Saturday 10 April 2021

Movie Review: The Ottoman Lieutenant (2017)

A romantic drama set on the eastern front of World War One, The Ottoman Lieutenant is a clunky and stale story assembled from expired components.

It's 1914. In Philadelphia, 23 year old idealistic nurse Lillie Rowe (Hera Hilmar) meets Doctor Jude Gresham (Josh Hartnett), who is fund raising for his hospital mission in the village of Van near the east border of the Ottoman Empire. Lillie decides to donate a truck loaded with medical supplies and travels to Istanbul, where dashing Lieutenant Ismail Veli (Michiel Huisman) of the Ottoman Army is assigned to accompany her to Von. With war approaching, Ismail is also tasked with keeping tabs on local rebel activities.

Lillie and Ismail bond during the journey, and upon arrival at Jude's hospital she volunteers as a nurse and meets the mission's founder Doctor Garrett Woodruff (Ben Kingsley). Ismail and Jude both pursue Lillie's heart, but romance becomes more complicated when war erupts and tensions rise between the army and the Christian Armenian population.

A Turkish funded retort to 2016's The Promise, The Ottoman Lieutenant aims for epic overtones in presenting a more sympathetic view of Ottoman actions during the Great War. Here Armenian rebels side with invading Russian forces, and although atrocities against the Armenian population are on display, they are presented within a context of an army stamping out a wartime threat. And of course, Ismail as the heroic Ottoman lieutenant abhors unnecessary bloodshed and risks everything to prevent violence against civilians.

Politics aside, The Ottoman Lieutenant is a bore and would have been considered uninspired back in the 1960s. When it's not plain silly, Jeff Stockwell's script is full of predictable and bland dialogue spouted by dull characters and devoid of any originality or bright sparks. The cast members are in over their heads, none more so than unfortunate Icelandic actress Hera Hilmar, who never convinces as a spirited American woman, her line delivery and narration inflicting physical pain. Reduced to caricature representations of the elegant soldier and utopian doctor respectively, Michiel Huisman and Josh Hartnett are far from the required level to create a compelling romantic triangle. Ben Kingsley appears to wander in from another, darker movie.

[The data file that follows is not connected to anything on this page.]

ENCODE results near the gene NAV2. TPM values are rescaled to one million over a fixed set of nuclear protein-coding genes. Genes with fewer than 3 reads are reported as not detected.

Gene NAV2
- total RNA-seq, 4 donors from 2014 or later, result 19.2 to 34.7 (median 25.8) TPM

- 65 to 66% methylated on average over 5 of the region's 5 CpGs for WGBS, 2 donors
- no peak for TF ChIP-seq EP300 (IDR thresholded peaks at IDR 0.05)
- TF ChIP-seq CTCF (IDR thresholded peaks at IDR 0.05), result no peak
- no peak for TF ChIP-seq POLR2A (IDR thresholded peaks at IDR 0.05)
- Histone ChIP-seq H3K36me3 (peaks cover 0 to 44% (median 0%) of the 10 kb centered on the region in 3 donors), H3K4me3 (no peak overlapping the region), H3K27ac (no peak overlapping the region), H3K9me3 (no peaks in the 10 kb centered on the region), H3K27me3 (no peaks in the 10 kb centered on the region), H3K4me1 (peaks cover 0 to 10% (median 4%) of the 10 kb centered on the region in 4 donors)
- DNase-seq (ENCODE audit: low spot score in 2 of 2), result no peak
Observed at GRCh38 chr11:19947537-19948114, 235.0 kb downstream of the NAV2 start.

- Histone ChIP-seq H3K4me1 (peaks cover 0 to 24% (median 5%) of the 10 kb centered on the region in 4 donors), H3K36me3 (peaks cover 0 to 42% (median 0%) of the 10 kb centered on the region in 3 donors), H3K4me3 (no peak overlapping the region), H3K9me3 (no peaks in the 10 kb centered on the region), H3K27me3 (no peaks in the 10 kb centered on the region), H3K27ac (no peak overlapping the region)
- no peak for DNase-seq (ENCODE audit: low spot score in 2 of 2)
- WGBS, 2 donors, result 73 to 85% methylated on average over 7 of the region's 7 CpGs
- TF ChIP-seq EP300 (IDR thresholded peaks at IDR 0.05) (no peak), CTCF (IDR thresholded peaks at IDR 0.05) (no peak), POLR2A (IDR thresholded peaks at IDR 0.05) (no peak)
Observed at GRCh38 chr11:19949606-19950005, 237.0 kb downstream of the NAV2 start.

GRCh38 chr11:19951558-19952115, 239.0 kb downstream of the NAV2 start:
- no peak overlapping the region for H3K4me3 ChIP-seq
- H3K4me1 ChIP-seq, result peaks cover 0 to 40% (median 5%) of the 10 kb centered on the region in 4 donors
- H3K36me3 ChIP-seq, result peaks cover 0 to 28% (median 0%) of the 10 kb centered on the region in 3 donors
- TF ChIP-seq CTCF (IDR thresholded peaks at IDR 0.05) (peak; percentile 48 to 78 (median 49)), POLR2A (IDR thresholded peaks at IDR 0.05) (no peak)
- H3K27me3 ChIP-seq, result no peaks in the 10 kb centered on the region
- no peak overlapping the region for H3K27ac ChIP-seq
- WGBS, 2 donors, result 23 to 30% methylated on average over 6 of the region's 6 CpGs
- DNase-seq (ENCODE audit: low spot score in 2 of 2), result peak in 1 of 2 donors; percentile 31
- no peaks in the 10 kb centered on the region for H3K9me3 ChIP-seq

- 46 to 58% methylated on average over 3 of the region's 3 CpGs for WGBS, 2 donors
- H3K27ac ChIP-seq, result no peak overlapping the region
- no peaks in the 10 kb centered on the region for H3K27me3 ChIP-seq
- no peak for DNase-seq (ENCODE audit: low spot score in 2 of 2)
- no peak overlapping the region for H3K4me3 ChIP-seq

Director Joseph Ruben does capture some excellent vistas in the rugged terrain, almost compensating for a stupefyingly antiquated and repetitive Geoff Zanelli music score. Abandoned and incomplete subplots, including guns hidden at the hospital mission and Dr. Woodruff's background and physical ailments, litter the pretty scenery.

The Ottoman Lieutenant attempts to improve the image of a defunct empire, but is defeated by cinematic ineptitude on all sides of the camera.

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